Could mindfulness techniques and gratitude practices help you feel better? How do you know?

Disclaimer: This article is intended to be informative only. It is advised that you check with your own physician/mental health provider before implementing any changes. With this article, the author is not rendering medical advice, nor diagnosing, prescribing, or treating any condition, or injury; and therefore claims no responsibility to any person or entity for any liability, loss, or injury caused directly or indirectly as a result of the use, application, or interpretation of the material presented.

References:
Oleary K, Dockray S. The Effects of Two Novel Gratitude and Mindfulness Interventions on Well-Being. THE JOURNAL OF ALTERNATIVE AND COMPLEMENTARY MEDICINE. Volume 21, Number 4, 2015, pp. 243–245

Blue Blockers and other ways to reduce electronics-induced sleep disruption, and daytime tiredness

By R. “Ryan” S Patel DO, FAPA-OSU CCS Psychiatristblue_light

Blue spectrum light from electronics suppresses melatonin for several hours after use (1,2) and disrupts your circadian (sleep wake cycle) clock (3). This impacts sleep quality and daytime tiredness (4). Sleep disruption can also impact anxiety, depression, and many other health conditions (5).

So it may be worth avoiding use of electronic devices such as computer, tv, tablets, smartphones, etc. 1-3 hours before bedtime.
Some suggest replacing exposure to bright light bulbs with dim light bulbs around bedtime (6) may also be helpful. There are even light bulbs that do not emit blue light.

What if I need to use electronics at bedtime?
Sometimes it may be necessary to be on the computer, tv, smartphone, etc right before bedtime.
Blue blockers may help prevent sleep disruption from electronics.

How do blue blockers work?
They block blue light emitted by electronic devices, thus melatonin is not disrupted (6).

What are some examples of blue light blockers?
Some examples include blue blocker eye glasses, software programs that prevent your device from emitting blue light, plastic filter screens that are placed on top of the screens to block blue light, and light bulbs that do not emit blue light. You can search for “blue light blockers” “blue light filters”, “bedtime reading software” etc. in a search engine, or in an app store.

Do blue blockers work?
There are small studies that show blue blockers work to prevent melatonin disruption and improve quality of sleep and mood.
For example, 20 subjects were randomized to use either blue blocking glasses, or non blue blocking glasses 3 hours before bedtime over a 2 weeks period (7).

What did the results show?
Those who used blue-blocking glasses reported better sleep quality and mood.

Words of caution:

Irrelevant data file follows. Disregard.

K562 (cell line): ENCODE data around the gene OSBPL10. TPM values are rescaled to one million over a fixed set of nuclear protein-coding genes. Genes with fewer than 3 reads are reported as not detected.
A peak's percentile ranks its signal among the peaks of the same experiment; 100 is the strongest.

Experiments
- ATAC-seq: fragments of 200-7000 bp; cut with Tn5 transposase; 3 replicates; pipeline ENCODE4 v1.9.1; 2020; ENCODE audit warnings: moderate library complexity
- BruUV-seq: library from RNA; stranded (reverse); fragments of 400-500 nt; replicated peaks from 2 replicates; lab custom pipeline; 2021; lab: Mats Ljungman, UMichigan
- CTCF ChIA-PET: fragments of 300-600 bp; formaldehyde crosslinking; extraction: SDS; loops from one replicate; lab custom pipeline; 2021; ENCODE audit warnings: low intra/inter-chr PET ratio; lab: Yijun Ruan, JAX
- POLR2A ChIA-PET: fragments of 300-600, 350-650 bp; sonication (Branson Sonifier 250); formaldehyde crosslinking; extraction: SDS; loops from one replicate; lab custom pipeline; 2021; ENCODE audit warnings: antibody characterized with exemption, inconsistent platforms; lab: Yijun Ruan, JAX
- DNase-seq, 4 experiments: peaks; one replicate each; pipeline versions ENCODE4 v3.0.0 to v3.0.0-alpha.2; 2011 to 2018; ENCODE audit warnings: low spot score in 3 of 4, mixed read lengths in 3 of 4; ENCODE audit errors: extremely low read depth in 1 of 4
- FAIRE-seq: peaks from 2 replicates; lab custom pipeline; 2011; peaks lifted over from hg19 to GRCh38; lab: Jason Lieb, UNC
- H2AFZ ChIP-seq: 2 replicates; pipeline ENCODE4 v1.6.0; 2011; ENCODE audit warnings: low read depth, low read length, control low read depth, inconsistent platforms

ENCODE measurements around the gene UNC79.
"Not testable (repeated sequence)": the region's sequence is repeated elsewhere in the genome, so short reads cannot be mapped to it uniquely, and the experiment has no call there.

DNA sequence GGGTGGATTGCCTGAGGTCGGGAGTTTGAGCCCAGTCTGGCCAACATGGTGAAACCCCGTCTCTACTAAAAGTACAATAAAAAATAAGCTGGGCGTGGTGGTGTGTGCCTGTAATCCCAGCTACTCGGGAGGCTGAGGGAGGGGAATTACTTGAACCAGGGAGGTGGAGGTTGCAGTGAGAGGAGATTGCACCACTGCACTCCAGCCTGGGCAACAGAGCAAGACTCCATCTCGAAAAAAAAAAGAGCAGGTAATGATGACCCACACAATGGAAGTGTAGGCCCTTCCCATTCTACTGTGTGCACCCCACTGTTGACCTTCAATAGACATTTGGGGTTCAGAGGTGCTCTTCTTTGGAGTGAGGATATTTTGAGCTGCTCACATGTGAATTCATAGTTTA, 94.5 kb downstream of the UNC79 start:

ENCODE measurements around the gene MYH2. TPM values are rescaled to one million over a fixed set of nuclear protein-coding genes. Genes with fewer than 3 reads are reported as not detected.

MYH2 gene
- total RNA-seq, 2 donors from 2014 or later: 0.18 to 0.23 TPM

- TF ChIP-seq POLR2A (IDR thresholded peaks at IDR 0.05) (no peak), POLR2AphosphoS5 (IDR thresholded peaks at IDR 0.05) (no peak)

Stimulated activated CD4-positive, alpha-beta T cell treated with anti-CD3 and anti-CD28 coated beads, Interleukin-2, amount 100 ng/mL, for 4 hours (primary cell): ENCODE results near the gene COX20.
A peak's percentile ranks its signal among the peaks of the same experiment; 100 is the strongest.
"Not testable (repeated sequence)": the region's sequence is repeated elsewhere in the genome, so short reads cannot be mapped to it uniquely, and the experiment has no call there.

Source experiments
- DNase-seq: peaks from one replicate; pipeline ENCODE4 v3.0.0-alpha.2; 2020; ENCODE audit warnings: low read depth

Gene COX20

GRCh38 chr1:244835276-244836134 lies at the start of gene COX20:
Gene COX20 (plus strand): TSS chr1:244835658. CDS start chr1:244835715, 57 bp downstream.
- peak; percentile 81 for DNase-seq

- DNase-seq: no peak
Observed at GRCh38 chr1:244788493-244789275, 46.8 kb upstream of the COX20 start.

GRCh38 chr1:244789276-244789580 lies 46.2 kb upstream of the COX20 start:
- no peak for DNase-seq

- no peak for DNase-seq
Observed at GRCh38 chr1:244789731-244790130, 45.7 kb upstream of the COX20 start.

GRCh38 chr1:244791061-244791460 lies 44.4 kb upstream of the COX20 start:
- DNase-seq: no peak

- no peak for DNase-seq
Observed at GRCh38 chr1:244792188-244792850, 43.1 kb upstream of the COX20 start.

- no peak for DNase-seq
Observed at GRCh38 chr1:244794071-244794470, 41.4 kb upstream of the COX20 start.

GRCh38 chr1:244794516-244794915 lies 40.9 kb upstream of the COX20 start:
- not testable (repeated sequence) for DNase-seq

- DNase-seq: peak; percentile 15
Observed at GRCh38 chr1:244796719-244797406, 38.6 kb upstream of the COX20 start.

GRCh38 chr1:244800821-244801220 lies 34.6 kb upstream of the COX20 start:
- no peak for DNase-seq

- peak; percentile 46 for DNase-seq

• You still need to be mindful of getting enough hours of sleep—getting 4 or 5 hours of quality sleep when you need 8 will still leave you tired.
• Blue blocking methods may not help with your sleep if your device usage is overly entertaining or emotionally intense.
• You still need to address other causes such as use of caffeine, nicotine, alcohol use, etc.
• This is still a relatively new terrain and further research is needed.

Are you sleeping poorly? Are you tired during the day? Are electronic devices interfering with your sleep; can you cut down your usage before bedtime? Can blue blockers help you?
What are other ways to improve sleep?
National sleep foundation sleep tips.

Disclaimer: This article is intended to be informative only. It is advised that you check with your own physician/mental health provider before implementing any changes. With this article, the author is not rendering medical advice, nor diagnosing, prescribing, or treating any condition, or injury; and therefore claims no responsibility to any person or entity for any liability, loss, or injury caused directly or indirectly as a result of the use, application, or interpretation of the material presented.
References:
1. Brainard GC, Hanifin JP, Greeson JM, Byrne B, Glickman G, Gerner E, et al.
Action spectrum for melatonin regulation in humans: evidence for a novel
circadian photoreceptor. J Neurosci 2001;21(16):6405–12 [August 15, PMID:
11487664].
2. Thapan K, Arendt J, Skene DJ. An action spectrum for melatonin suppression:
evidence for a novel non-rod, non-cone photoreceptor system in humans. J
Physiol 2001;535(Pt 1):261–7 [August 15, PMID: 11507175].
3. Smith MR, Revell VL, Eastman CI. Phase advancing the human circadian clock
with blue-enriched polychromatic light. Sleep Med 2008 [September 18,
PMID: 18805055].
4. Fossum IN, et al. The Association Between Use of Electronic Media in Bed Before Going to Sleep and Insomnia Symptoms, Daytime Sleepiness, Morningness, and Chronotype. Behavioral Sleep Medicine. Volume 12, Issue 5, 2014, pages 343- 357. Published online: 14 Jul 2014. DOI: 10.1080/15402002.2013.819468.
5. http://sleepfoundation.org/sleep-disorders-problems
6. Kayumov L, et al. Blocking Low-Wavelength Light Prevents Nocturnal Melatonin Suppression with No Adverse Effect on Performance during Simulated Shift Work. The Journal of Clinical Endocrinology & Metabolism 90(5):2755–2761.
7. Burkhart K1, Phelps JR. Amber lenses to block blue light and improve sleep: a randomized trial. Chronobiol Int. 2009 Dec;26(8):1602-12. doi: 10.3109/07420520903523719.